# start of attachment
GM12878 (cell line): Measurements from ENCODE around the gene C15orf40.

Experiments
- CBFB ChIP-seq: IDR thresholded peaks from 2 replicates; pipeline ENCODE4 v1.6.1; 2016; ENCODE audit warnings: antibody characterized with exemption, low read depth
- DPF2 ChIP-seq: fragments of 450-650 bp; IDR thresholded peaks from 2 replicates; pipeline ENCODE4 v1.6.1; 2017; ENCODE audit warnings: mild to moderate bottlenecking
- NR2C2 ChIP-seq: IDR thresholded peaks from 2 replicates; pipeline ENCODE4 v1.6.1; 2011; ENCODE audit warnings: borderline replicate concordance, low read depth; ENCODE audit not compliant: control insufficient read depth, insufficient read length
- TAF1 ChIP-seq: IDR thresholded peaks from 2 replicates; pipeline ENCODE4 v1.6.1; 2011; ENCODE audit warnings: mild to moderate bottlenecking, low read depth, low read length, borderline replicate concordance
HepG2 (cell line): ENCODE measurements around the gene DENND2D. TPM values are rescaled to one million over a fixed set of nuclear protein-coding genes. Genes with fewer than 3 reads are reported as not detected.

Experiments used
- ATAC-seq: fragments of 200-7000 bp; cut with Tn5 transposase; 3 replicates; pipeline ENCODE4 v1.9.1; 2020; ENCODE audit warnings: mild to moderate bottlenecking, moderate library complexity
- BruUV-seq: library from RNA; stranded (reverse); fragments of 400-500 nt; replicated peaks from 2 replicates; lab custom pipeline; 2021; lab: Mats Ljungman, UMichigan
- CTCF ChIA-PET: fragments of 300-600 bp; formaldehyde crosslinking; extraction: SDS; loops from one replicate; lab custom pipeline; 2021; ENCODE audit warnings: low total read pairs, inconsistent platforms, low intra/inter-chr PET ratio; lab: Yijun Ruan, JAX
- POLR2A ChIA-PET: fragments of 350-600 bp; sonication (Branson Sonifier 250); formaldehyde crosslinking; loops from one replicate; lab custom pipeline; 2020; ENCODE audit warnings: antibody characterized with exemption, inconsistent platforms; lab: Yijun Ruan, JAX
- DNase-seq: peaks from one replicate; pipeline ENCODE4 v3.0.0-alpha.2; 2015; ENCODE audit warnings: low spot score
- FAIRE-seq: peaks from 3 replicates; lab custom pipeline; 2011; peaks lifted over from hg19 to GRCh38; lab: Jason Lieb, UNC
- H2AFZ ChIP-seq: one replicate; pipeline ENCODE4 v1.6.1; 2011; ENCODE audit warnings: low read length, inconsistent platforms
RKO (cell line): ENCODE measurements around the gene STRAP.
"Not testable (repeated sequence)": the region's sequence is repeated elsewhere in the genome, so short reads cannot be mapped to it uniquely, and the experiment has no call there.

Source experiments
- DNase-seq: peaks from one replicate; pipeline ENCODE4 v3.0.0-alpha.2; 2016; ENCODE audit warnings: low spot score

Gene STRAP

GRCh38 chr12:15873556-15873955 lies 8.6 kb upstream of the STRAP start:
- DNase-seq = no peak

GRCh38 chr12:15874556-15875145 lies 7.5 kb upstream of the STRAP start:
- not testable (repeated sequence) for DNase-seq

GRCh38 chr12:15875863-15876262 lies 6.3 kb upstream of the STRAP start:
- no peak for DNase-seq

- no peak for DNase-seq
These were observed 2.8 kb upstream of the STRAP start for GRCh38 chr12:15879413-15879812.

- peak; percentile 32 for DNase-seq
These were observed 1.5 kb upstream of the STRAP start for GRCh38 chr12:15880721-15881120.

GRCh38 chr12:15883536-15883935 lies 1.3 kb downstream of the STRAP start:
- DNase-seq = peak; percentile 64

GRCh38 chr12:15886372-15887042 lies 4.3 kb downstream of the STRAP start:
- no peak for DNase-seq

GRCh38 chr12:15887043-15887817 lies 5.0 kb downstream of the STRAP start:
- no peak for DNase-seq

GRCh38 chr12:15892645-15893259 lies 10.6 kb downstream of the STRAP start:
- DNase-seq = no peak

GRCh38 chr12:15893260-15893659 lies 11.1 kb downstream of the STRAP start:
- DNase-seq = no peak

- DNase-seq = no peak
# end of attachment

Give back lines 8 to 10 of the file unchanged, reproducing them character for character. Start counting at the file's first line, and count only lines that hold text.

Experiments used
- ATAC-seq: fragments of 200-7000 bp; cut with Tn5 transposase; 3 replicates; pipeline ENCODE4 v1.9.1; 2020; ENCODE audit warnings: mild to moderate bottlenecking, moderate library complexity
- BruUV-seq: library from RNA; stranded (reverse); fragments of 400-500 nt; replicated peaks from 2 replicates; lab custom pipeline; 2021; lab: Mats Ljungman, UMichigan